* Business logic pushes Porsche away from two-seaters
* Sports car fans remain unamused
* Jury still out on brand impact
By Andreas Cremer
BERLIN, June 7 Manfred Wilke loves nothing more
than speeding down the German Autobahn in his 911 coupe.
Gazing at a 911 Carrera GTS with a 100,000 euro ($125,000)
price tag in Porsche's flagship showroom in Berlin, the real
estate manager said only cars like the sporting two-seater
deserved to carry the Porsche badge.
He is one of a number of Porsche purists who are appalled at
the Stuttgart-based sports car maker's aggressive push into
sport utility vehicles and family-style saloons.
Nearly 50 years after the launch of the 911, its newer, more
roomy siblings, the Cayenne SUV and four-door Panamera, account
for almost three quarters of Porsche's sales, and some customers
fear the company is straying too far from its racing roots.
"Only delusional marketers could attempt to turn Porsche
into an offroader company," said Wilke, 53. "It's a flat-out
insult to Porsche's image and fame."
The powerful 911, driven by Steve McQueen at the start of
the 1971 movie "Le Mans", has captivated -- and sometimes
frightened -- fans for decades and came fifth in the 1999 Car of
the Century awards.
Its timeless design, refreshed again last year, evolved from
the Porsche 356 designed by Ferry Porsche in 1948, the sports
car maker's first vehicle in series production.
But for now the bulky foor-door cars are king, as demand for
large luxury models is growing faster than the sports car
market. Porsche's next major new model is a compact SUV called
the Macan, which goes into production in 2013.
"Even at Porsche, SUVs promise stronger growth than the
classical two-door sports cars," said Willi Diez, head of the
Institute for Automobile Industry in Nuertingen and an adviser
to former Mercedes-Benz CEO Helmut Werner.
"The Cayenne, Macan and Panamera become the profit-laden
springboard needed to develop the core Porsche stuff."
Diez and other see Porsche becoming a two-brand company with
the 911 and its other sports cars sitting alongside a portfolio
of top-end luxury models.
Other marques such as Ferrari and Lamborghini have kept
largely to sports cars, leaving their parents Fiat and
Volkswagen to develop other types of cars.
Turning its focus from one of the world's most recognisable
sports cars to the bulky Cayenne was not a natural progression,
but a necessity if Porsche was to hit its targets.
Bolstered by its alliance with Europe's biggest car maker
Volkswagen, Porsche aims to sell 200,000 cars a year by 2018, up
from 116,978 last year. It wants to keep its return on sales
above 15 percent after achieving 18.7 percent last year.
Sales of the Cayenne, which saves costs by sharing a
platform with VW's Touareg and Audi's Q7 SUV models, are
expected to surge 4 0 percent in major auto markets to 52,076
vehicles by 2017 from 2010, research firm IHS Automotive
The Macan should hit almost 37,000 in its first five years,
and sales of the Panamera could jump 67 percent to 33,643.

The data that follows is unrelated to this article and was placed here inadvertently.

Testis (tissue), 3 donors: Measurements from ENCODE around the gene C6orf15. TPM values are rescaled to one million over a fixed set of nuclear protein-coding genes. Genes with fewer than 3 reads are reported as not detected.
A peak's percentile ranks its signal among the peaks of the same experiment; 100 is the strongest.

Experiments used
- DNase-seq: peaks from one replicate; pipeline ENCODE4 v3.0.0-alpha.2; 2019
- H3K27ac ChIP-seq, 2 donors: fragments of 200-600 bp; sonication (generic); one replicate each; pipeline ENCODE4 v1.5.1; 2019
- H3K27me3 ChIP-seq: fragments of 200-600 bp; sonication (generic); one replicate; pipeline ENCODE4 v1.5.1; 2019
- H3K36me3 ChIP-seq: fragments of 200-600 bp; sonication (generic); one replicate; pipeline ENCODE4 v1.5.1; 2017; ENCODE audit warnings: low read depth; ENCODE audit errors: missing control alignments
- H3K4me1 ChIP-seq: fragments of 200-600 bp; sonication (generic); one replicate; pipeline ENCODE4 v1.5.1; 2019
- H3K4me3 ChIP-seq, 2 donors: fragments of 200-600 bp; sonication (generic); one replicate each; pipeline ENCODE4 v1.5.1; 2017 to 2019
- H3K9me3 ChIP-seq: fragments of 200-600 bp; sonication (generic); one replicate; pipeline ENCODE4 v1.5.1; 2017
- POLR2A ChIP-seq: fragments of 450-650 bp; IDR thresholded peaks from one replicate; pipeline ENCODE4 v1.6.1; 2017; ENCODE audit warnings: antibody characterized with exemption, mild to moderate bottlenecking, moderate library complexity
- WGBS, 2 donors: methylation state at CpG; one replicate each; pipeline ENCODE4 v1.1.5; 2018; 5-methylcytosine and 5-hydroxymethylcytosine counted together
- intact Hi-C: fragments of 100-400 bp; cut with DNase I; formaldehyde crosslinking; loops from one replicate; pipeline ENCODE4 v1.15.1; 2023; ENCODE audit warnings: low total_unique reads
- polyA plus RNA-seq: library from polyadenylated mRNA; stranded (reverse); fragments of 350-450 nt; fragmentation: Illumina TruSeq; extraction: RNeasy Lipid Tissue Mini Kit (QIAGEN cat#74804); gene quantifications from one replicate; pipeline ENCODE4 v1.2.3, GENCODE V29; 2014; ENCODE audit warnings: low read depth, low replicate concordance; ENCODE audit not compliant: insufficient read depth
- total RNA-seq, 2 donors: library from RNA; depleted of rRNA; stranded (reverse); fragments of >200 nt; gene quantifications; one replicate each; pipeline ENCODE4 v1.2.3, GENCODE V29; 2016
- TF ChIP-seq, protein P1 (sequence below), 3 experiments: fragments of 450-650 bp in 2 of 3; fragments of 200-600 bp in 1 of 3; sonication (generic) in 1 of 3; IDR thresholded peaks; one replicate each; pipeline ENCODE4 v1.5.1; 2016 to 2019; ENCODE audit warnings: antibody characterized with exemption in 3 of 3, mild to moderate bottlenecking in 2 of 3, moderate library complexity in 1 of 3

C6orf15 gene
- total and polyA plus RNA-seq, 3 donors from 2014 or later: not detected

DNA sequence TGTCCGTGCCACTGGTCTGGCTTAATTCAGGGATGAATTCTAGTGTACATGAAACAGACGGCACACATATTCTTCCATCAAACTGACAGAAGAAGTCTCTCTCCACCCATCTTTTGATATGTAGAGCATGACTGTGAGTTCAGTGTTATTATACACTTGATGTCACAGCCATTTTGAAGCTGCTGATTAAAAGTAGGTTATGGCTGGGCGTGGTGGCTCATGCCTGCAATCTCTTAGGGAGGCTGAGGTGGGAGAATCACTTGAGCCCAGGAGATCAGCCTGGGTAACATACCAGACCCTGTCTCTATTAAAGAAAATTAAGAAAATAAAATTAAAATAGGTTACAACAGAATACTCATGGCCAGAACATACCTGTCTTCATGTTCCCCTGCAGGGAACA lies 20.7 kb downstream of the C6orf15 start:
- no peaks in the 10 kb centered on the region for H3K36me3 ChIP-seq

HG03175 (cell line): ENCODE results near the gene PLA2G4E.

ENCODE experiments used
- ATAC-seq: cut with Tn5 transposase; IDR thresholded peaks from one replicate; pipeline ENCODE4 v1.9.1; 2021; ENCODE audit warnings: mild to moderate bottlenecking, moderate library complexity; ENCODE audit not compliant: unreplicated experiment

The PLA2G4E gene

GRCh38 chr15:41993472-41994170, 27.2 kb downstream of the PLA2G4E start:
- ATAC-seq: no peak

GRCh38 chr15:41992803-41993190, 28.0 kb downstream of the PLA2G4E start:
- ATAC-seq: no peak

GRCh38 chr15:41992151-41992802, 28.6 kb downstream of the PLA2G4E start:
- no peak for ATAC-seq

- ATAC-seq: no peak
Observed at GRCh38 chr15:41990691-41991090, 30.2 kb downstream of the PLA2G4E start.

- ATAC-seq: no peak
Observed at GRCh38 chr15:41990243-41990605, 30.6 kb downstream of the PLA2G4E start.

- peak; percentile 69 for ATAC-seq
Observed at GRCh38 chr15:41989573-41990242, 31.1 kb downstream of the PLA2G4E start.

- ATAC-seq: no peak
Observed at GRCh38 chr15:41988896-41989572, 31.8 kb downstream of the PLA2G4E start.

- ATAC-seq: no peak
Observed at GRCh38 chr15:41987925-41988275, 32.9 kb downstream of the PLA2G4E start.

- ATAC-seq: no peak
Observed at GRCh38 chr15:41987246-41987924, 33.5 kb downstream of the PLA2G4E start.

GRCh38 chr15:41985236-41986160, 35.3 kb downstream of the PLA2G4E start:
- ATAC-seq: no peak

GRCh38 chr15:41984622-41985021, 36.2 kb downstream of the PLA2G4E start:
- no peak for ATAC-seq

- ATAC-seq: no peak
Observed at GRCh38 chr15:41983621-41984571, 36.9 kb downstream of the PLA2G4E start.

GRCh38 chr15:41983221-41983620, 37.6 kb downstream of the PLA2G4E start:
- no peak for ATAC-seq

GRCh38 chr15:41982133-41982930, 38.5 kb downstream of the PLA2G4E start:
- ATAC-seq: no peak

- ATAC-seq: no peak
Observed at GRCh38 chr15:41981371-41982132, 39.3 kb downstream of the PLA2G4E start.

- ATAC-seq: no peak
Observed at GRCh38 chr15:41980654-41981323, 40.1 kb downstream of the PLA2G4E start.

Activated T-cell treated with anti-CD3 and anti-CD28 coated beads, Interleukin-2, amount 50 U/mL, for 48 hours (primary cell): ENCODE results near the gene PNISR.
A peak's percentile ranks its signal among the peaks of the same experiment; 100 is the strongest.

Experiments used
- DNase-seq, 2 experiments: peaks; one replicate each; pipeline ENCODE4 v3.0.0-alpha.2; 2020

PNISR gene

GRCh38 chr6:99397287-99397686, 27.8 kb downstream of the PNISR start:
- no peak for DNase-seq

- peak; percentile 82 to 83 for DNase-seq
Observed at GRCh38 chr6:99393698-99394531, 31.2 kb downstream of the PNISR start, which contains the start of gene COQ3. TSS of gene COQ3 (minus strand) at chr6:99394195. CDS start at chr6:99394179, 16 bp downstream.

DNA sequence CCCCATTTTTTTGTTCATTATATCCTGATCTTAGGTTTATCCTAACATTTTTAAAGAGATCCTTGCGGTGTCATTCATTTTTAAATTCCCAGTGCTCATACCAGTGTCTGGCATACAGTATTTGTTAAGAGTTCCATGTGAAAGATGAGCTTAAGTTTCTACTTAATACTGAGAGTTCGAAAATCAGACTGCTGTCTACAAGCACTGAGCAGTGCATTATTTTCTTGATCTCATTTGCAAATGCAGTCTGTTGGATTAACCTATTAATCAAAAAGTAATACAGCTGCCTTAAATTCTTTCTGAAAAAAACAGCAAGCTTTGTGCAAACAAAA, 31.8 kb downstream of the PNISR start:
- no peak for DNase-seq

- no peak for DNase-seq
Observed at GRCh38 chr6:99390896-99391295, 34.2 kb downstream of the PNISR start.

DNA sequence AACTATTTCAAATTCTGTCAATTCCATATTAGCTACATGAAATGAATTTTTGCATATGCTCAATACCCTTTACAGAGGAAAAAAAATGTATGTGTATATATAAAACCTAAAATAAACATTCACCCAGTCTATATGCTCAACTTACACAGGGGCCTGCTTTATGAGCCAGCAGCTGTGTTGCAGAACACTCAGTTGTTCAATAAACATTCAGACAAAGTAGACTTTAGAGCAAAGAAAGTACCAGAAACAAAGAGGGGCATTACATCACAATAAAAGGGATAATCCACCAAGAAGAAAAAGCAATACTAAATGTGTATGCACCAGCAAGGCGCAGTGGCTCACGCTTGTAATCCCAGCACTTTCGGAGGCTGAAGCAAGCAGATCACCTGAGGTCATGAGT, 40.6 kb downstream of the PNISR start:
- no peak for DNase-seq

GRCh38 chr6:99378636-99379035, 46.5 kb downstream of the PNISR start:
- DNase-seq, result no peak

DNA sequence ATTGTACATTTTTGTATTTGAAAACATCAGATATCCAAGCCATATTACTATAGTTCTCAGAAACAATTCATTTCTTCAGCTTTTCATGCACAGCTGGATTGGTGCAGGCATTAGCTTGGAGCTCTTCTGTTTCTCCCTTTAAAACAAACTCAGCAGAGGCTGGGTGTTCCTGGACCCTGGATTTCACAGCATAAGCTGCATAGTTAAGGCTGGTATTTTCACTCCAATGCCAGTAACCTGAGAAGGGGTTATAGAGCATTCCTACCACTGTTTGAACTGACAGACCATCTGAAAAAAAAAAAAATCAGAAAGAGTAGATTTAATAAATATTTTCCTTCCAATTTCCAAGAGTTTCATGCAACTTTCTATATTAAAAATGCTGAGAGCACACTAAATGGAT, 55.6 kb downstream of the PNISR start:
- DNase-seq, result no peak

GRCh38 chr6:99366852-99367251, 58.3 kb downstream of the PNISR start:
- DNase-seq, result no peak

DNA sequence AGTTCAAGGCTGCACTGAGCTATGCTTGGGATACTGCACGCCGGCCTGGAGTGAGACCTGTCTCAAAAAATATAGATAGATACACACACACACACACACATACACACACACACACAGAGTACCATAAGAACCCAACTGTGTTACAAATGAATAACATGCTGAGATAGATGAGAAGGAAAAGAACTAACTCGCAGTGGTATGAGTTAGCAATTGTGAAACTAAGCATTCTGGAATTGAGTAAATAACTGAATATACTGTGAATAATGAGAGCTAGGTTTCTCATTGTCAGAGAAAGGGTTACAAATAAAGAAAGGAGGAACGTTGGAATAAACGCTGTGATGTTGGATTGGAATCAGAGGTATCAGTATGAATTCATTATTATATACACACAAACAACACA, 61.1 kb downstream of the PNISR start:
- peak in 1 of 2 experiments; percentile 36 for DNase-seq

Porsche sold 17,607 911s last year and IHS expects a slower
growth rate in the next five years of about 37 percent.
Porsche is spending 500 million euros to expand its factory
in the eastern German city of Leipzig, adding body and paint
shops and a new assembly line to produce the Macan. Porsche also
increased production of the Cayenne and the Panamera in January.
But Porsche's efforts to meet demand for upscale 4x4s has
cost it the top spot in terms of its cars' perceived sporting
image, according to a survey of 4,000 consumers by Germany's
ADAC automobile club, Europe's largest.
"There seems to be a greater emphasis (at Porsche) on
short-term sales gains at the expense of the famous brand's
image," said ADAC analyst Marcus Krueger.
But others said the overall Porsche brand was benefiting
from the broader product range and the onus was on Porsche to
keep the 911 at the top of its game.
"Porsche still stands for luxury and performance. But it is
also important that flagship brands such as the 911 continue to
convince through innovation," said Cassidy Morgan, head of
Central and Eastern Europe at brand consultancy Interbrand.
Porsche, which achieves high ratings in quality studies by
companies such as J.D. Power & Associates, maintains that brand
perception is vital.
The brand, the product of Porsche's racing heritage, "is the
most important reason to buy a Porsche," Chief Executive Officer
Matthias Mueller has said.
Porsche sales chief Bernhard Maier told Reuters the company
was not neglecting its sports car line but was creating demand
with new models after revamped versions of the 911 and the
Boxster roadster reached showrooms in December and in April.
A new version of the hardtop Cayman two-seater will be
launched later this year, and the 918 Spyder - a 768,000-euro
plug-in hybrid supercar - will arrive next year, Maier said.
Helmut Becker, a former chief economist at BMW who
now runs a consulting firm in Munich, said Porsche's new-found
passion for big cars made business sense, even if it turns away
"Two-seater sports cars are completely uneconomical, their
customer base is shrinking," Becker told Reuters. "Even a
classical sports car maker has a right to broaden its
Back in the Berlin dealership, real estate manager Wilke
directed his scorn at a Panamera sedan, a car that at first
glance looks like a 911 that has been elongated.
The vehicle's bulky rear stems from the fact that former CEO
Wendelin Wiedeking, who is 6 foot 2 (1.88m), insisted he should
be able to sit comfortably in the back, a company manager has
"The Panamera is too big and too compromised," Wilke said.
"It simply lacks the timeless fascination of a 911. That's what
Porsche is all about."
($1 = 0.8023 euros)
(Additional reporting by Christoph Steitz; Editing by Giles